This was among a bunch of advance reader's copies hanging out at my place of employment and it immediately caught my eye. For some reason, I find myself really drawn to children's non-fiction books lately and this, with its very appealing cover (even on the galley!), was no exception. However, I find it a bit difficult to do a proper review of this book, simply because of the way I read it. I didn't sit down and digest it all at once - I read it in occasional chunks over the course of a couple months. So, I find it difficult to remember much about the book. Still, I think it's great if for nothing else than that it introduces kids to an exciting new kind of adventurer, one who works in the name of science (well, also in the name of fame and glory, but mostly science...maybe). I had never heard of plant hunters before picking up this book and I was delighted to discover how much I didn't know (which sounds a bit strange, I know). This book is full of real photographs and artifacts from the hunters themselves and is told in an exciting, action-packed way. I think any kid that finds this book is sure to enjoy it.

Thanks to the publisher for providing one of my colleagues with an advance reader's copy.

Tuesday, July 24, 2012

Review: The Wednesday Wars

The Wednesday Wars
By Gary D. Schmidt, read by Joel Johnstone
Published 2007 by Scholastic

Holling Hoodhood is prepared for a rough seventh-grade year. He is convinced his teacher hates him and his father seems to be putting the weight of the entire future on Holling's shoulders as he talks about how Holling will someday inherit his architecture company. But it's 1967 and things are changing, especially for Holling.

I actually read Okay for Now at the end of last year because one of the librarians I worked with insisted it I read it immediately. Plus it was getting a lot of award buzz and I like to keep up with that. I really enjoyed it and when I realized it was the companion for this novel, I knew I wanted to read this book soon. I downloaded the audiobook and basically devoured it in a couple of days. My first thought upon finishing this book was, "Did Gary Schmidt have a really terrible father?" While Mr. Hoodhood is not nearly as horrible as Mr. Swieteck (from Okay for Now), neither man is going to be winning a "Father of the Year" award anytime soon. I know that family and gender dynamics were different in the 1960s but it just makes me wonder if Schmidt is writing his own experiences into the story. Of course, he probably isn't and he's just a very talented writer, using the terrible dads to help his main characters grow and learn. As I mentioned before, I tore through this audiobook - it was a very easy and enjoyable listen and flew by quickly. The book takes place over the course of an entire school year as Holling begins to discover who he is and who he might be. Holling was a very easy to relate to character who I really wanted to see succeed. Schmidt seems to have a knack for creating sympathetic young men (though, I've only read two of his books). I enjoyed listening to Holling's coming-of-age and I liked the historical aspect of the story - it does feel very much like it takes place in the 60s. There is just something extraordinarily well-done in Schmidt's novels - they feel authentic and engaging and I've enjoyed what I've read so far. I very much look forward to reading more by Schmidt. This book is highly recommended for fans of historical or realistic fiction, or kids looking for a funny book (there is a fair amount of humor in here).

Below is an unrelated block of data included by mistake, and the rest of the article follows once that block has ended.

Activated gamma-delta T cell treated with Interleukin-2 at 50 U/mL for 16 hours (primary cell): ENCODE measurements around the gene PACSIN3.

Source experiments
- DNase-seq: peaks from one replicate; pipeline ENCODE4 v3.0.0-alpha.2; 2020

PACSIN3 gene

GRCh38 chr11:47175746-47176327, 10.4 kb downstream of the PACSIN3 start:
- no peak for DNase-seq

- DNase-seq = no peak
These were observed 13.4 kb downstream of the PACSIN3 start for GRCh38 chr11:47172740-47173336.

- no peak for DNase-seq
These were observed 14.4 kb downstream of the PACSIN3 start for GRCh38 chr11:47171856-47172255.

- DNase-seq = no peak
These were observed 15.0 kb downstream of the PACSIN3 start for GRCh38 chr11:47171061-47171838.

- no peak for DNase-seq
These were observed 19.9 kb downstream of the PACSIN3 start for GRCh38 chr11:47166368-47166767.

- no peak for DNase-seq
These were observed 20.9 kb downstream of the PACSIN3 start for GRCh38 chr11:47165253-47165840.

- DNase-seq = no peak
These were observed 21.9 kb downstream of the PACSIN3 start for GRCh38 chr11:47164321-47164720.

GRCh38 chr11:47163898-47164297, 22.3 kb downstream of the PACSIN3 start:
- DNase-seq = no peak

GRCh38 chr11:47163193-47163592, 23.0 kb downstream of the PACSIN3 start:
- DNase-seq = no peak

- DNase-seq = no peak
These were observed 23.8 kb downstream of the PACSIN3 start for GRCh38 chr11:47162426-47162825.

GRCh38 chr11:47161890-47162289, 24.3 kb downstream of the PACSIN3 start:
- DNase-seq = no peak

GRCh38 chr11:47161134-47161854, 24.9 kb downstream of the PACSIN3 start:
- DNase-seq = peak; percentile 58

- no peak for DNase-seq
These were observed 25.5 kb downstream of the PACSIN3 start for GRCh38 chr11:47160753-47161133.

Monday, July 23, 2012

Review: Hero

By Mike Lupica, read by Dan Bittner
Published 2012 by Penguin Audio

It starts just after his father, an American hero, dies - Zach Harriman begins to notice some strange changes. Like he's a lot stronger than he should be. And he can see and hear better. And a lot of people he's never met before suddenly seem very interested in him. When Zach finally learns the truth about his father, the changes begin to make sense...